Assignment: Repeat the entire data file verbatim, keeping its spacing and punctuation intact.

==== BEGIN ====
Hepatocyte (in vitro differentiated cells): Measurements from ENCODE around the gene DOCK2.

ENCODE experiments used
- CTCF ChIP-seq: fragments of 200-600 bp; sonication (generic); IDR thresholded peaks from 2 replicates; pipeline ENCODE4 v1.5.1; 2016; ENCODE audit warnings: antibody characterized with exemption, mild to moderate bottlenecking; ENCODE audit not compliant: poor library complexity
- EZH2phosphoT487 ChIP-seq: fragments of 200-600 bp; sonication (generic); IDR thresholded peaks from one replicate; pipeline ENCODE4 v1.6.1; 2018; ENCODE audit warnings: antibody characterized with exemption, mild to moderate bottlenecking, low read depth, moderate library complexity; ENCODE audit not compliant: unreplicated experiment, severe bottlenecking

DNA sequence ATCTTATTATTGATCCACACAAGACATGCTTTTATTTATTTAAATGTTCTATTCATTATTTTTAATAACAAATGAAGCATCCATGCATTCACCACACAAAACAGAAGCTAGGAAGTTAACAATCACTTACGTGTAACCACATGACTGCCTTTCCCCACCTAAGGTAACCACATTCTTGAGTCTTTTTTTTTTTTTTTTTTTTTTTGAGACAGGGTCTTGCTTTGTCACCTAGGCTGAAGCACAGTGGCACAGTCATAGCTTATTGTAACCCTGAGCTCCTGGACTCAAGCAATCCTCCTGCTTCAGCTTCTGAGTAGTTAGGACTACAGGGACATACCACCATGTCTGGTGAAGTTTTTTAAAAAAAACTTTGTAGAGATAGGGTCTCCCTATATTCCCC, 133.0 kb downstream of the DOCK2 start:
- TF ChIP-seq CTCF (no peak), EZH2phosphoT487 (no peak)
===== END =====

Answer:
Hepatocyte (in vitro differentiated cells): Measurements from ENCODE around the gene DOCK2.

ENCODE experiments used
- CTCF ChIP-seq: fragments of 200-600 bp; sonication (generic); IDR thresholded peaks from 2 replicates; pipeline ENCODE4 v1.5.1; 2016; ENCODE audit warnings: antibody characterized with exemption, mild to moderate bottlenecking; ENCODE audit not compliant: poor library complexity
- EZH2phosphoT487 ChIP-seq: fragments of 200-600 bp; sonication (generic); IDR thresholded peaks from one replicate; pipeline ENCODE4 v1.6.1; 2018; ENCODE audit warnings: antibody characterized with exemption, mild to moderate bottlenecking, low read depth, moderate library complexity; ENCODE audit not compliant: unreplicated experiment, severe bottlenecking

DNA sequence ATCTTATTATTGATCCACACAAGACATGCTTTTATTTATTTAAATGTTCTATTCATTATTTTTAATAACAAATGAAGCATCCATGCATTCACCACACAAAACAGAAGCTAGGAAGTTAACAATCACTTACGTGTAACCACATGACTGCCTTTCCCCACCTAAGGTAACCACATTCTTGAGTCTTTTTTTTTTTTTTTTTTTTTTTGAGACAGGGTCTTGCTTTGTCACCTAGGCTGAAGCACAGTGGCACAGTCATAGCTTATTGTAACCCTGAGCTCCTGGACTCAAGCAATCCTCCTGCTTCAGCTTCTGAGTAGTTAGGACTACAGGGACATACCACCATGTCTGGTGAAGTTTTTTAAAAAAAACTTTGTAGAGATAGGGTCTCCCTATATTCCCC, 133.0 kb downstream of the DOCK2 start:
- TF ChIP-seq CTCF (no peak), EZH2phosphoT487 (no peak)